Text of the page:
The two major anti-VEGF drugs used to treat nAMD – ranibizumab and aflibercept – are subsidised by the Pharmaceutical Benefits Scheme (PBS). They are provided to patients at a cost of $42.50 (non-concession) or $6.80 (concession card holder).2 However, these drugs incur a major cost to the government, with aflibercept being the costliest of all PBS drugs including those used to treat cancer, hepatitis C, and arthritis. In 2019–2020, aflibercept (Eylea) cost the Australian government nearly $400 million and ranibizumab costed $218 million, not including rebates.

In 2018, the mean direct and indirect medical cost incurred by individuals with nAMD in Australia was estimated to be $2,784 and $5,333 respectively.3 Very limited studies have assessed the costs associated specifically with dry AMD. According to a US Medicare analysis study, the annual ophthalmic expenditures for patients with dry AMD were lower than those with nAMD, with a range of US$287 to US$682 in 2011 for dry AMD and a range of US$1,737 to US$2,899 for nAMD.4

This is likely because of the paucity of treatment options for dry AMD. Nevertheless, late forms of dry AMD can lead to significant vision loss, incurring high indirect and intangible costs, such as loss of productivity and poorer quality of life.4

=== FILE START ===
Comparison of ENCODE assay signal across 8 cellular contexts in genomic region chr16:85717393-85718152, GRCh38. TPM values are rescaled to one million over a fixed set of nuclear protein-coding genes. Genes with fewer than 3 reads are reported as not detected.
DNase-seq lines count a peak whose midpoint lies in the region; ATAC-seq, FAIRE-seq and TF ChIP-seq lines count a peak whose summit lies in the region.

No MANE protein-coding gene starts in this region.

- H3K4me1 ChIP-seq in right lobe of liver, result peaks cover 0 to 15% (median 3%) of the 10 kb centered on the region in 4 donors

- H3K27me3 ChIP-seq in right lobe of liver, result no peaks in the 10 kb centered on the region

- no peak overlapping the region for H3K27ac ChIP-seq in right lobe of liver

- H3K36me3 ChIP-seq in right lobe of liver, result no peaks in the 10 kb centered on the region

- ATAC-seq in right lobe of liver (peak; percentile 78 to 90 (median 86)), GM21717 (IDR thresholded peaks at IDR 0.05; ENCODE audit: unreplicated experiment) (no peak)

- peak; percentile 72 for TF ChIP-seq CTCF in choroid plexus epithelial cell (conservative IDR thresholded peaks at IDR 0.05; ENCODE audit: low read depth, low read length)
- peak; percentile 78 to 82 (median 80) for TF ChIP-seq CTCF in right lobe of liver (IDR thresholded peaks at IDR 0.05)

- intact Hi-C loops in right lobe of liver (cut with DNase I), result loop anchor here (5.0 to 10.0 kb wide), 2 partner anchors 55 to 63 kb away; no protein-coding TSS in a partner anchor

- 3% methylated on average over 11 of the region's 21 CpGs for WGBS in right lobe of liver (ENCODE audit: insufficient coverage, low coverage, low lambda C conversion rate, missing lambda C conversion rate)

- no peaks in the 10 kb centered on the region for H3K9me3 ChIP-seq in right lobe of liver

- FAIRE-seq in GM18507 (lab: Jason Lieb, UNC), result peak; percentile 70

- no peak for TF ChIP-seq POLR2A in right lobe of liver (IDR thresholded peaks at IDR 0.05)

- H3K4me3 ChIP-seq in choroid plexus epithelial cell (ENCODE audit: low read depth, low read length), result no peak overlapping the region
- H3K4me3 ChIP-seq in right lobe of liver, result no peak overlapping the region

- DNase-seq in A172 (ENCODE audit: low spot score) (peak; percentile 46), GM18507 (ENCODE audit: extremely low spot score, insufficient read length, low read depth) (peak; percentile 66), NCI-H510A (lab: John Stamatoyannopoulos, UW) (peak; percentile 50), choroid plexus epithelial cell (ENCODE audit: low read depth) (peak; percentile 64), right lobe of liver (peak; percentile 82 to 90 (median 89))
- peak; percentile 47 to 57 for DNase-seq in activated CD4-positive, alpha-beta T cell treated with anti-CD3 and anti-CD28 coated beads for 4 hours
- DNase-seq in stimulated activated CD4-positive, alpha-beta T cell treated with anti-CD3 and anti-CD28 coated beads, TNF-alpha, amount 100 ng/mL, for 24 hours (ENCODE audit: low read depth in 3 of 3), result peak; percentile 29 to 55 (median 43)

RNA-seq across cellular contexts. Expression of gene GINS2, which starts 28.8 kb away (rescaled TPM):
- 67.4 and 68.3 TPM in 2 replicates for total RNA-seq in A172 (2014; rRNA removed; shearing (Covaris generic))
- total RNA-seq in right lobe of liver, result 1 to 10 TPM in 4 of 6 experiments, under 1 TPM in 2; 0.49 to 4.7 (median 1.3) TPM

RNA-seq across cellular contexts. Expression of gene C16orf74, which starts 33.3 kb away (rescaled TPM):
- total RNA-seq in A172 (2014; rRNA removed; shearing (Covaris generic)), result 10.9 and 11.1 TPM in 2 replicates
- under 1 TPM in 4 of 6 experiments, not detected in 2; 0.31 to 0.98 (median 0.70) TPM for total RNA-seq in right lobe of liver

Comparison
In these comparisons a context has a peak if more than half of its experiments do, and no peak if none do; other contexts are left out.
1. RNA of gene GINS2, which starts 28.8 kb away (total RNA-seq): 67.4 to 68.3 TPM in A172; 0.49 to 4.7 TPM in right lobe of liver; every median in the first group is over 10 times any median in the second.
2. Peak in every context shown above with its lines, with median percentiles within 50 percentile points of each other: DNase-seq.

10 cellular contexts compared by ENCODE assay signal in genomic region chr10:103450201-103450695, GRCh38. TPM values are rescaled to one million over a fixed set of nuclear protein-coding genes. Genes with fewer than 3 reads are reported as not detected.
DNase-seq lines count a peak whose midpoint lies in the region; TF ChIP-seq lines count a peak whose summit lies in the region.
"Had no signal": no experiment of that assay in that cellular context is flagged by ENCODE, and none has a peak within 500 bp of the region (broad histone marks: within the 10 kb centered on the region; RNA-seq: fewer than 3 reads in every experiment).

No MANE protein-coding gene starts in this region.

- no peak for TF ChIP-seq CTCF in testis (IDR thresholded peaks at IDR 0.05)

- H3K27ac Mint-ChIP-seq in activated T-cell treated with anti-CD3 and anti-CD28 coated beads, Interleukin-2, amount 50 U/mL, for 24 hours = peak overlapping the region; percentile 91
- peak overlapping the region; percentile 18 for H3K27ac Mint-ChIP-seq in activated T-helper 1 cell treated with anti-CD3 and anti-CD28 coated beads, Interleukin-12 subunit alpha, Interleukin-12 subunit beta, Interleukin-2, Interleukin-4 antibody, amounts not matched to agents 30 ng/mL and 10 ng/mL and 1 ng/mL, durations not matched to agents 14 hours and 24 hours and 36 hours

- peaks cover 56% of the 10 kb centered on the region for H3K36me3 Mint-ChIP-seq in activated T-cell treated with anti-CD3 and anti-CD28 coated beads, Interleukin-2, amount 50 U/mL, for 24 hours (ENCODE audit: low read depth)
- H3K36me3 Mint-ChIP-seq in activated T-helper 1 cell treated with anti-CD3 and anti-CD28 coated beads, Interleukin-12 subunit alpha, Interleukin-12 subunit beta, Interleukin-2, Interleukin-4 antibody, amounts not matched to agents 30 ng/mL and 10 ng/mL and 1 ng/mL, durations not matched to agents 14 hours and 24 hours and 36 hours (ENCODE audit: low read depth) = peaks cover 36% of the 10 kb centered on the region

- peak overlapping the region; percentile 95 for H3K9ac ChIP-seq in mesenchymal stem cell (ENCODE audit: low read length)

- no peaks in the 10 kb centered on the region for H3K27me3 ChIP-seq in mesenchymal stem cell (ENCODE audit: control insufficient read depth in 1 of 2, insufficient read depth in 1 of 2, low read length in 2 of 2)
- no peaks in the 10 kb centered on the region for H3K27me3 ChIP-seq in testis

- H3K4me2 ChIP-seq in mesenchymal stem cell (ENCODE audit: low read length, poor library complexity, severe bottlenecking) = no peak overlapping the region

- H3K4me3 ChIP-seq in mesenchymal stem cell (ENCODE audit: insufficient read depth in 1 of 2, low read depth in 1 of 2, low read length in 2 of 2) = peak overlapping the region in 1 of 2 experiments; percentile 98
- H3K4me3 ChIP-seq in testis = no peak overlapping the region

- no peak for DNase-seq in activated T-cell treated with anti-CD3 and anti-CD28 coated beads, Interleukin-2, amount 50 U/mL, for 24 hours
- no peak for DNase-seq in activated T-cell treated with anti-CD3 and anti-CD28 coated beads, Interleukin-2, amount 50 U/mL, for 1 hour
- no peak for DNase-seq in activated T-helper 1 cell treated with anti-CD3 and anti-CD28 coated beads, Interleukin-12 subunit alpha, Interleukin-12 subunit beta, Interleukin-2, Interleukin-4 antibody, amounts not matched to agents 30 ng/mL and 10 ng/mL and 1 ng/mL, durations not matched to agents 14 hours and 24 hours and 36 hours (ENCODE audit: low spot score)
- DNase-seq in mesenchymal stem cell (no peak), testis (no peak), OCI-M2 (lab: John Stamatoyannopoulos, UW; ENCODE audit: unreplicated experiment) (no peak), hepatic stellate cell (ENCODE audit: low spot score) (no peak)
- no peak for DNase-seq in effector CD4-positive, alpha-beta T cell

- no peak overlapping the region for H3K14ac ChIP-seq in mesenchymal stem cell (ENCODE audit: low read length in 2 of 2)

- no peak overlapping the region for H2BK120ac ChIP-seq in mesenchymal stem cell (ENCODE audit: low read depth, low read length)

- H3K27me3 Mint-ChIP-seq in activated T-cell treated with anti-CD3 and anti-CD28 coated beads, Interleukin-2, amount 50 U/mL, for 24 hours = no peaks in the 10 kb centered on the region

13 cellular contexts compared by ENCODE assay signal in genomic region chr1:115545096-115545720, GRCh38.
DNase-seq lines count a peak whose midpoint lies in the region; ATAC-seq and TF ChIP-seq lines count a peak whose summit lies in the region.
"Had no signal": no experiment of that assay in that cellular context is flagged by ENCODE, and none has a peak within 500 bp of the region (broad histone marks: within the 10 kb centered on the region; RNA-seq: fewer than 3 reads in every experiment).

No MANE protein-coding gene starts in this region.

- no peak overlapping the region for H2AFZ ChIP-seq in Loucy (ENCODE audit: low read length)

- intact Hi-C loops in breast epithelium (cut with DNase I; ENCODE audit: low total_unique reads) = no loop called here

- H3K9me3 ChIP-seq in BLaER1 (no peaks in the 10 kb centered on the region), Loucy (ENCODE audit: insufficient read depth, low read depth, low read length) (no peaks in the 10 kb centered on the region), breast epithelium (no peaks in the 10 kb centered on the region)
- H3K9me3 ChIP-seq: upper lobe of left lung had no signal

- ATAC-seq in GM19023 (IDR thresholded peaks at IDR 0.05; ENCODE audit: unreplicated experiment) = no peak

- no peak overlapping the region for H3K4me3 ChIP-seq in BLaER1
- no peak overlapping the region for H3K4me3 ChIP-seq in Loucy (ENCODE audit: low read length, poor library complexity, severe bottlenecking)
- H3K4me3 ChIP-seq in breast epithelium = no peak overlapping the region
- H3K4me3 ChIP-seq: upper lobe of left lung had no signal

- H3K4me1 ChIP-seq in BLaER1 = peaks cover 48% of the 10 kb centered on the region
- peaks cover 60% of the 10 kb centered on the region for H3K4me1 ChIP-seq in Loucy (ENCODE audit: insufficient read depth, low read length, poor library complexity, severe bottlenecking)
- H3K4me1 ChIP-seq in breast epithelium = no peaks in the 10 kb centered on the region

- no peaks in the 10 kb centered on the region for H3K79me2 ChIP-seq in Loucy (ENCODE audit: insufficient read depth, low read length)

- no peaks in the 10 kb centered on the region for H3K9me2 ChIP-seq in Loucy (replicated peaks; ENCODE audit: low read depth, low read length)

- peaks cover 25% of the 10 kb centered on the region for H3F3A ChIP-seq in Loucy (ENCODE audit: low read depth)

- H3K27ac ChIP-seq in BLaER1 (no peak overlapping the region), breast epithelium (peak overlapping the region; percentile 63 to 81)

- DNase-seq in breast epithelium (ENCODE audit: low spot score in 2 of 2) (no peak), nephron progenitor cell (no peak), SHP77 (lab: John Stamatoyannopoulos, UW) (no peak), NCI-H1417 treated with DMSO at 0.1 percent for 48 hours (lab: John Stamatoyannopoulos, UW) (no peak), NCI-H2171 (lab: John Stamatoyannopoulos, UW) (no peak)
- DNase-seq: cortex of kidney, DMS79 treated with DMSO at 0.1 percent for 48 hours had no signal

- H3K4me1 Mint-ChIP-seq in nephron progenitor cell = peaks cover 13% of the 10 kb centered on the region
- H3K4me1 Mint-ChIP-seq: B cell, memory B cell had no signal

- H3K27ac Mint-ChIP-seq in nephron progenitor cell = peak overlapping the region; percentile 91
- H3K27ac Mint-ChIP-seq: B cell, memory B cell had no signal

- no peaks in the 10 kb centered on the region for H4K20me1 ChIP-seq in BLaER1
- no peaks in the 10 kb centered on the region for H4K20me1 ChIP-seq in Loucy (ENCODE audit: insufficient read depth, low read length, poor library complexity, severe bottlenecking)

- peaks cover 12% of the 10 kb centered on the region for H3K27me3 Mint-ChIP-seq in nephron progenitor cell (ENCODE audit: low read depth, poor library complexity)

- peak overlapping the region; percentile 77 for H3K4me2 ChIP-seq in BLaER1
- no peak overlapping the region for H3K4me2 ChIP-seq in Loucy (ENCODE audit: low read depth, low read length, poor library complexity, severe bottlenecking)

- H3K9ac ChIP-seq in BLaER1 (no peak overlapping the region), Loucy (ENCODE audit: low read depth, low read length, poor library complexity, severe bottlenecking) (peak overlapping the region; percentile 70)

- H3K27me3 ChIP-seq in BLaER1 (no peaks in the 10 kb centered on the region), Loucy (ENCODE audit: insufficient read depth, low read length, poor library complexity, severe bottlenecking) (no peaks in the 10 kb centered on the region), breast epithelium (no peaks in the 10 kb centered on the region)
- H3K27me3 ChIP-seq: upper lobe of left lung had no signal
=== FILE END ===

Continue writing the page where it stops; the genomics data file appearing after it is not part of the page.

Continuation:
Nutritional Supplements
Nutritional supplements (based on the AREDS2 formula) are beneficial for people with intermediate AMD in one or both eyes and late AMD in one eye. Nevertheless, many take supplements without any indication.

Supplements are not covered by rebates and can be a significant out-of-pocket expenditure, costing an average of $28 per month in 2018.3

Since AMD is a chronic condition, the cost of supplements adds up over time and contributes to the overall expense associated with managing the condition.

Low Vision Rehabilitation
As AMD causes irreversible vision loss, low vision devices and other supportive care – such as increasing illumination, ergonomic adjustments, rehabilitation, and mobility aids – form a crucial part of disease management.5

Approximately 10% of patients renovate their home or purchase accessories due to the low vision associated with late AMD.6

Low vision devices can vary significantly in cost, with options ranging from free apps and inexpensive magnifiers ($20) to more expensive electronic devices ($5,000).5 Home modifications can cost anything from a couple of hundred to a few thousand dollars based on needs and complexities.

Travel, Time, and Loss of Income
AMD patients spend around 2.4 hours travelling to appointments every month.3